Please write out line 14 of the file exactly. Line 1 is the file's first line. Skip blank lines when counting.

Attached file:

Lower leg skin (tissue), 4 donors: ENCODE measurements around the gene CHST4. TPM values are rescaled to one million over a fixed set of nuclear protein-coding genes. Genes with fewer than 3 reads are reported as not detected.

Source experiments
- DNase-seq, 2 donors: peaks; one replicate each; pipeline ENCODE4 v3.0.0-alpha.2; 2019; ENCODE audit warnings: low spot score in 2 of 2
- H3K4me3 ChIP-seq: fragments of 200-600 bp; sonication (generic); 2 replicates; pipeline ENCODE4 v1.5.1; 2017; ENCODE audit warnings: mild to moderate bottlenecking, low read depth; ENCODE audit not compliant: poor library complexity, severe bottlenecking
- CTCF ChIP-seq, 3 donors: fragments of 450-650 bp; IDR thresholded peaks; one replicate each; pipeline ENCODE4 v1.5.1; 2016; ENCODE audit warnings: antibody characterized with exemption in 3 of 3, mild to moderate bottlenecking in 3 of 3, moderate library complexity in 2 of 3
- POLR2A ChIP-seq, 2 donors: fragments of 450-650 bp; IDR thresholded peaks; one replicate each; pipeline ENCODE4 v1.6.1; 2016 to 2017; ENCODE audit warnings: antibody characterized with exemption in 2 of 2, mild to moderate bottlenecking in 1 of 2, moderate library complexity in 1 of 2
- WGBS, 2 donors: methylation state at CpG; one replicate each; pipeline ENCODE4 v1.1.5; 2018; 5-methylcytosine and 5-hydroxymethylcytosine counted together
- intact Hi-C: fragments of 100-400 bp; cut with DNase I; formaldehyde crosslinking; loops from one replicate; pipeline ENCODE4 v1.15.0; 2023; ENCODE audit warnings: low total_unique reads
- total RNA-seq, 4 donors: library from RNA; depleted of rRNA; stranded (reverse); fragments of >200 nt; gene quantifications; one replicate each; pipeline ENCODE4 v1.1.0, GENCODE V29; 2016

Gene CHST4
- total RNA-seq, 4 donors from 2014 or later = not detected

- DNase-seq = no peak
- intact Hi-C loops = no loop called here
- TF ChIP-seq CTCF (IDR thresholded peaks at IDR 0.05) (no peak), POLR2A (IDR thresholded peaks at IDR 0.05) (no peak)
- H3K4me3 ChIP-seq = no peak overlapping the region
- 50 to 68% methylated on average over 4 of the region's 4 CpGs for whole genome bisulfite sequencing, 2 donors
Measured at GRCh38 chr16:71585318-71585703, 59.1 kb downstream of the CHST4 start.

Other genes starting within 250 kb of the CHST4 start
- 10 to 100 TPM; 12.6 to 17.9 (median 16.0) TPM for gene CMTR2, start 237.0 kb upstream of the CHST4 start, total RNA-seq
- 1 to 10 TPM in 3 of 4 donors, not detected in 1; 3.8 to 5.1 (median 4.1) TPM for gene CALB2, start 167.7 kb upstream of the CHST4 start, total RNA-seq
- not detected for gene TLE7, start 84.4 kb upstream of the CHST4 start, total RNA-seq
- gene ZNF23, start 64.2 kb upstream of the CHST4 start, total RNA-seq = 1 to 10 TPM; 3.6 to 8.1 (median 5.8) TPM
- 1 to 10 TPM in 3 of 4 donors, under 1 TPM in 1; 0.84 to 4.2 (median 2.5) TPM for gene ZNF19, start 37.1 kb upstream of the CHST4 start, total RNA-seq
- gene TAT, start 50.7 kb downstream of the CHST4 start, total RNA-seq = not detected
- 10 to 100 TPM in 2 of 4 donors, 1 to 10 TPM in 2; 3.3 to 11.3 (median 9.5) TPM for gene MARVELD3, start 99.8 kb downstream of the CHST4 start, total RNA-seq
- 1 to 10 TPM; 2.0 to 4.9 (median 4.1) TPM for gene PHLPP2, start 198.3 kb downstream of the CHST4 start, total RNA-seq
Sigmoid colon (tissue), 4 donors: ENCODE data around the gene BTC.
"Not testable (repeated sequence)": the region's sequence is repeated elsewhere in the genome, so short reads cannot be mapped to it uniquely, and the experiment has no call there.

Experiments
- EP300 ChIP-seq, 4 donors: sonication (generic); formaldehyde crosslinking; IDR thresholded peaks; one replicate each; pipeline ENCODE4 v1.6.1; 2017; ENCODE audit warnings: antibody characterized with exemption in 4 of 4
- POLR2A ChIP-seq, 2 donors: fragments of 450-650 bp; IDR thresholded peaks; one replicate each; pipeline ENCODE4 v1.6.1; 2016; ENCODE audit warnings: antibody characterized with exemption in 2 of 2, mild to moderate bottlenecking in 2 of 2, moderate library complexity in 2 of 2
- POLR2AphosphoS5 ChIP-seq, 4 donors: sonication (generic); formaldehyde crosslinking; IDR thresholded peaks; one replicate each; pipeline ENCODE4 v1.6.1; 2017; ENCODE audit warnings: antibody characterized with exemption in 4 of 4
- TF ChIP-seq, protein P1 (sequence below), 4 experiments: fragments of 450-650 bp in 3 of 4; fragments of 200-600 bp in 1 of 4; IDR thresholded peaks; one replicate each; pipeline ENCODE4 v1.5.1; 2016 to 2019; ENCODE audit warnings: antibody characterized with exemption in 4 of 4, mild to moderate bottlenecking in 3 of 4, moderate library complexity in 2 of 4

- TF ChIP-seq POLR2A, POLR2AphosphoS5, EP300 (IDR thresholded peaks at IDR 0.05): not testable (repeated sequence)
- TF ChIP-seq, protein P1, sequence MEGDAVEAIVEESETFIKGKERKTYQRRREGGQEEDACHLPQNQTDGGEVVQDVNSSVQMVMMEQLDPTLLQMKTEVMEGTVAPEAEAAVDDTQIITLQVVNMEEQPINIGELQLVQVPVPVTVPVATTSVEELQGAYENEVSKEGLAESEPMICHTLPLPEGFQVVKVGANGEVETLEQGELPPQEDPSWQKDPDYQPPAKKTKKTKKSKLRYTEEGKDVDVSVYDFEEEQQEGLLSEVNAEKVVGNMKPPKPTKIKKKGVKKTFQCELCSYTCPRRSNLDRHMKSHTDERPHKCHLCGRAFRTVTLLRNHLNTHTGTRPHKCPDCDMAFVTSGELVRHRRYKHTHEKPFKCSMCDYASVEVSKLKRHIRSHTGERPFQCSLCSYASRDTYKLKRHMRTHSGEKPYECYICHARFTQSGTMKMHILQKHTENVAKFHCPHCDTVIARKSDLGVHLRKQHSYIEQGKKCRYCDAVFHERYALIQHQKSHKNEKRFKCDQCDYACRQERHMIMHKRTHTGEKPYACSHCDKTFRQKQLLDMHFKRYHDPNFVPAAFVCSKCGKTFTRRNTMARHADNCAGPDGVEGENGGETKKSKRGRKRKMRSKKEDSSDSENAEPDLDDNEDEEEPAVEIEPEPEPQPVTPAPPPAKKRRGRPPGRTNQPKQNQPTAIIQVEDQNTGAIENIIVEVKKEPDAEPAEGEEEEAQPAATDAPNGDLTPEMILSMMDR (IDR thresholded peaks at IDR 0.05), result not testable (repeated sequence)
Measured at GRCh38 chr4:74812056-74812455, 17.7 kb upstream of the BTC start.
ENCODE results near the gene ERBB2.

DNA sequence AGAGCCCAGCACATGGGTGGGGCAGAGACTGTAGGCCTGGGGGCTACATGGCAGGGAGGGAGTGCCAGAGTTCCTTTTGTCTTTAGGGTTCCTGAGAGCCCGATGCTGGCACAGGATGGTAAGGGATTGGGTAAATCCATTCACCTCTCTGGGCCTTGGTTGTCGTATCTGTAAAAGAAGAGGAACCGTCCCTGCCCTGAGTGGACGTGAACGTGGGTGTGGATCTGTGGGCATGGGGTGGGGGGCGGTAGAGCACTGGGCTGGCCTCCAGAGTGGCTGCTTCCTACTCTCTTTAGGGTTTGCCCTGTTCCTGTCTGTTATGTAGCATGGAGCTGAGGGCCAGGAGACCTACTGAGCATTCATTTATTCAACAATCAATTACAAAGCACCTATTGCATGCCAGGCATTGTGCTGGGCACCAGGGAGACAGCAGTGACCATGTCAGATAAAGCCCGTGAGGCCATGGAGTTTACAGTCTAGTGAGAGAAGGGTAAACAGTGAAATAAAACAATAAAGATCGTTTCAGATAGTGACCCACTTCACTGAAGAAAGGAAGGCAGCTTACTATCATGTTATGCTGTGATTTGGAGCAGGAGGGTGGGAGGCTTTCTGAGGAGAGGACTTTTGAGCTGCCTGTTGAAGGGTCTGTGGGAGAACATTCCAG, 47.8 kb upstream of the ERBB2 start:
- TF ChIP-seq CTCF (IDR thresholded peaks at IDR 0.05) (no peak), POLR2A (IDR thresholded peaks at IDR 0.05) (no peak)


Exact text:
- TF ChIP-seq CTCF (IDR thresholded peaks at IDR 0.05) (no peak), POLR2A (IDR thresholded peaks at IDR 0.05) (no peak)